A lack of clarity can come back to bite you

As a long time Gooner I have found myself drawn into the (set to be) long running saga of the Luis Suarez transfer.

Aside from the football related aspects it’s the contractual point that interests me.

There appears (at least according to the press) to be some uncertainty over a key clause.  One side, Luis’ side, feels the words of the clause in question compel Liverpool to sell Suarez if an offer of more than £40m is made.  There is a variation on this interpretation that is that the £40m+ offer compel Liverpool not to sell but to allow the player to talk to the team making the offer.

And the last interpretation is that the clause merely compels Liverpool to inform Suarez of the offer but does not compel them to allow him to speak to the club who mad the offer.

If you favour either of the first two interpretations (and especially the first one) then you would make an offer of just enough to trigger the outcome you are seeking wouldn’t you? An offer of say £40 million plus £1. Now who would do that? What could they be smoking?

Leaving aside any discussion of what is or isn’t being smoked, one could say that the Arsenal offer was over generous if “triggering the clause” was the objective… £40m and 1p would have done. But hey, we’re like that .generous to a fault. And if questions are to be raised about being under the influence, some more serious questions could be asked of our friends from the North in relation to the acquisition of Andy Carroll , Jordan Henderson , Stuart Downing …the list goes on. Some have even suggested that the extra £1 in Arsene’s offer was, indeed, for Mister Downing.

But, moving on from the banter…non lawyers will express disbelief that there isn’t clarity over such an important clause in a contract.  Lawyers and those with legal training (like many of us at TC) will however know that a lack of clarity in a legal document is completely believable. Regardless of whether such a lack of clarity actually exists in the Suarez contract.

I have seen many trusts and wills where it is far from clear what the effect or outcome of a clause should be.  The intention may have been clear but the articulation is less than perfect.  After all, “it’s only words” – as the Bee Gees sang.  Not that I am a Bee Gees fan – or a fan of unclear drafting.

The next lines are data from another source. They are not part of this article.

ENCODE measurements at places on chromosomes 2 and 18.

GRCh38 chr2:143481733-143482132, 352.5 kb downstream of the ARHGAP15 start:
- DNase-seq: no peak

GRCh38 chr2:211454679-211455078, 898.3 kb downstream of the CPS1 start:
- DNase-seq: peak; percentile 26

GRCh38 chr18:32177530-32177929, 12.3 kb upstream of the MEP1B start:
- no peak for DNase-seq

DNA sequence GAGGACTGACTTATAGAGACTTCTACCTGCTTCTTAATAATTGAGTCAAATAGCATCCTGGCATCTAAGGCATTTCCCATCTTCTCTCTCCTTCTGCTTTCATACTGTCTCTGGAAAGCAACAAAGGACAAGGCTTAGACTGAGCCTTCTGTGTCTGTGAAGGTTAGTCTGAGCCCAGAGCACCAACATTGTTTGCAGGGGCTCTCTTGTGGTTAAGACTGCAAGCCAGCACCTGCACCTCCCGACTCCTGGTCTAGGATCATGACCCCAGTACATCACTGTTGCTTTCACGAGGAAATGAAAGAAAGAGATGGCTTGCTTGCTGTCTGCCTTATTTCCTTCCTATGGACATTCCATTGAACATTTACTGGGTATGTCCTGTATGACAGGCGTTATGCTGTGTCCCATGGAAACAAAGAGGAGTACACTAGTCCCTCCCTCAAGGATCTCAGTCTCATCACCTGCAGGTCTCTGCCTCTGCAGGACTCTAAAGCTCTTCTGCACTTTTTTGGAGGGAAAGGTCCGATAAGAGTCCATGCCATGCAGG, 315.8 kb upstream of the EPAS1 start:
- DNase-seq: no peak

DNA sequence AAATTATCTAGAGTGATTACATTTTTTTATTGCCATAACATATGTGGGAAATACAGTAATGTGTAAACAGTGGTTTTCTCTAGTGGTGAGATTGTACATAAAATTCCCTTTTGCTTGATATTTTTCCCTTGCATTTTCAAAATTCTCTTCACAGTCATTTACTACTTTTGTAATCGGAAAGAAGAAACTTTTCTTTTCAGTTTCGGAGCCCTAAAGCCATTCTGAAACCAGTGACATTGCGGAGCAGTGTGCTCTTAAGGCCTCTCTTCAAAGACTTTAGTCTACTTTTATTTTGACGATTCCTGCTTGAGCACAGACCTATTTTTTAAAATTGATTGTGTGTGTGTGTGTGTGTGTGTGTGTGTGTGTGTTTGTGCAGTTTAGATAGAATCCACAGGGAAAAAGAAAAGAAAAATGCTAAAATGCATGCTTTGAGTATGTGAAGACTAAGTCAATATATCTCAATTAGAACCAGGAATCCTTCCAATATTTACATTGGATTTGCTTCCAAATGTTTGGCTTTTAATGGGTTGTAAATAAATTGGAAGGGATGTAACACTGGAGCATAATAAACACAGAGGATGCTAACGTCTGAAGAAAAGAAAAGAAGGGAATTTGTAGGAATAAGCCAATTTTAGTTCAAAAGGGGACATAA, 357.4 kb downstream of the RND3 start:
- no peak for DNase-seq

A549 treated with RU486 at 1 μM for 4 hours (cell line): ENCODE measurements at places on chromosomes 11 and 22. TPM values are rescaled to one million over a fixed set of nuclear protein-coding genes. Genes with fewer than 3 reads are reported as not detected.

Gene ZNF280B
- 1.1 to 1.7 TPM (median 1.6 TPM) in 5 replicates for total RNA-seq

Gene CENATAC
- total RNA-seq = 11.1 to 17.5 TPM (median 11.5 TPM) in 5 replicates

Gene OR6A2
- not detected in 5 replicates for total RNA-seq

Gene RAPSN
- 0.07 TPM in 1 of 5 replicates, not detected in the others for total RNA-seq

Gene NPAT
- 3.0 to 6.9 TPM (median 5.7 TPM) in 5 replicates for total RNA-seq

And it’s not just private documents that suffer from a lack of clarity.  Legislation also suffers from a divergence in what is stated by the words from what Parliament’s intention was.  That’s why so many avoidance schemes have been so successful.  They have worked to achieve an outcome that wasn’t intended by Parliament but was not prevented by the mere words of the legislation.  And that’s why we have had a steady flow of litigation involving HMRC attempting to secure a “purposive” (ie less than strictly formally legal) interpretation of legislation and, of course, the General Anti Abuse Rule that will operate, broadly speaking, to apply the intention of Parliament in cases where there has been abuse (as defined within the GAAR).

The lesson coming from the Suarez case (that may itself, it seems, go to some form of arbitration) is one that anyone involved in composing the terms of a private trust or will, would do well to observe.  Ensure that what you mean to achieve is expressed clearly by the words of the legal document you are to use.  Clear in a way that is beyond confusion.  Setting out, in some way, a plain English intention before using the necessary legal words in the document, a kind of “recital” or “narrative” may also be helpful – if only to concentrate the mind on the job at hand.

It will save a lot of trouble down the track.

If only the legal team advising Pep’s brother had worked to these principles – we may have had Luis in the team for our first shot at a trophy this weekend. OK, it’s the Emirates Cup … but beggars can’t be choosers!